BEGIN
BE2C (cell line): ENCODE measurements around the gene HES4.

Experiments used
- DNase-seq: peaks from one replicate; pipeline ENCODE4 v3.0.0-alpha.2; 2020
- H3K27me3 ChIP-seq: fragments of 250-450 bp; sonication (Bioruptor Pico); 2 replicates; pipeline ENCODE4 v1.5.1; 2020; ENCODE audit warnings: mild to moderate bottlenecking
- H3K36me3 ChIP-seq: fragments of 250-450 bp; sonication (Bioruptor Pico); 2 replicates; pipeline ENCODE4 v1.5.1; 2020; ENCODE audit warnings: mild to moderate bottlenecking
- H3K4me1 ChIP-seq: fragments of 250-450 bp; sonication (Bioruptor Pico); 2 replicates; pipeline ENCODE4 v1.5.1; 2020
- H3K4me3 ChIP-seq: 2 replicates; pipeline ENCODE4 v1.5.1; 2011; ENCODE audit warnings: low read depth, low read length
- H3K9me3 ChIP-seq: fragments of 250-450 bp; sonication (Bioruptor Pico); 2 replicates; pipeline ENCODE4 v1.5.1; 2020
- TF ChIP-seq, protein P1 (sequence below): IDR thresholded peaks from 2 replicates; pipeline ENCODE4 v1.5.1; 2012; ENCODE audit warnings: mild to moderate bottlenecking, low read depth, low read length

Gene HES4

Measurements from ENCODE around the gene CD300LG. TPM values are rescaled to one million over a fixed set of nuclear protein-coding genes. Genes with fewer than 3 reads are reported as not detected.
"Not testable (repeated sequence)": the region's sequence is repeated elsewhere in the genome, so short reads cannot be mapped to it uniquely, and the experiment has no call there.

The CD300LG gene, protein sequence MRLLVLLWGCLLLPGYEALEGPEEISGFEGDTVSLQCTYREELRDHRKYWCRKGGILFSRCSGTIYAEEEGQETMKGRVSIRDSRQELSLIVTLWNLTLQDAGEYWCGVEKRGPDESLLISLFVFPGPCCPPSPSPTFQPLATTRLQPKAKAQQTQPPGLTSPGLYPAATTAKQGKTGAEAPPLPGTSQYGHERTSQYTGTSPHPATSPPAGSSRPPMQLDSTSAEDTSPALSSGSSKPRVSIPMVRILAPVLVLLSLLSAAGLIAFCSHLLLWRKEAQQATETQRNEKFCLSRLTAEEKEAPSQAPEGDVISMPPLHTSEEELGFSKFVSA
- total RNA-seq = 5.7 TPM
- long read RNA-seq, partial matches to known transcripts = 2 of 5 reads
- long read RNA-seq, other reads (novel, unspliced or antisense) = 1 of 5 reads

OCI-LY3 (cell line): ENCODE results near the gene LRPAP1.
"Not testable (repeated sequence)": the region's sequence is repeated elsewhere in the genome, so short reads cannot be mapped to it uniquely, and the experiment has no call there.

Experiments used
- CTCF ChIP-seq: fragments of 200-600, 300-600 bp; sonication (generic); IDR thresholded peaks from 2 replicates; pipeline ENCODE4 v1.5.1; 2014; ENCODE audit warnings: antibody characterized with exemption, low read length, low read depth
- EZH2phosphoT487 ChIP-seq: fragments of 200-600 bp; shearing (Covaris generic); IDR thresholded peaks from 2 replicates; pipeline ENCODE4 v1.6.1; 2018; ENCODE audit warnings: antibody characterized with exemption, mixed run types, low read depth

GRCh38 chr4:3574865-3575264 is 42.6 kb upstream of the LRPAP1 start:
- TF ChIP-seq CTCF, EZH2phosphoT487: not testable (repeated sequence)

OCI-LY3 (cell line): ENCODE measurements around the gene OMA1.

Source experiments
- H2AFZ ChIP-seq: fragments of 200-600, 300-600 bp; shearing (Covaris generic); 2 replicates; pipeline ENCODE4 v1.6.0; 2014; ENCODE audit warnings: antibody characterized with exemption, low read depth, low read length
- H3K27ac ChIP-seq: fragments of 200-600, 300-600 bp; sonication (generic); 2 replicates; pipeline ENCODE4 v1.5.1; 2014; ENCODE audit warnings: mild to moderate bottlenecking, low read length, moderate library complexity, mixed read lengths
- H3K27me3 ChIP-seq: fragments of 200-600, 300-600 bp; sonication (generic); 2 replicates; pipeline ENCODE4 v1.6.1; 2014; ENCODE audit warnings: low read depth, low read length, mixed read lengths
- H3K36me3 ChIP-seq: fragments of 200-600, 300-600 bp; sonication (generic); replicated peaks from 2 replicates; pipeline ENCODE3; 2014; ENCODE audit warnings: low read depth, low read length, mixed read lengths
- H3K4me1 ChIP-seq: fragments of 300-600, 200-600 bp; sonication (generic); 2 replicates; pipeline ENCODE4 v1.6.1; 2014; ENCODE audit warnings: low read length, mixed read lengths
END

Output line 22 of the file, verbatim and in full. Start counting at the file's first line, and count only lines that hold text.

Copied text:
GRCh38 chr4:3574865-3575264 is 42.6 kb upstream of the LRPAP1 start: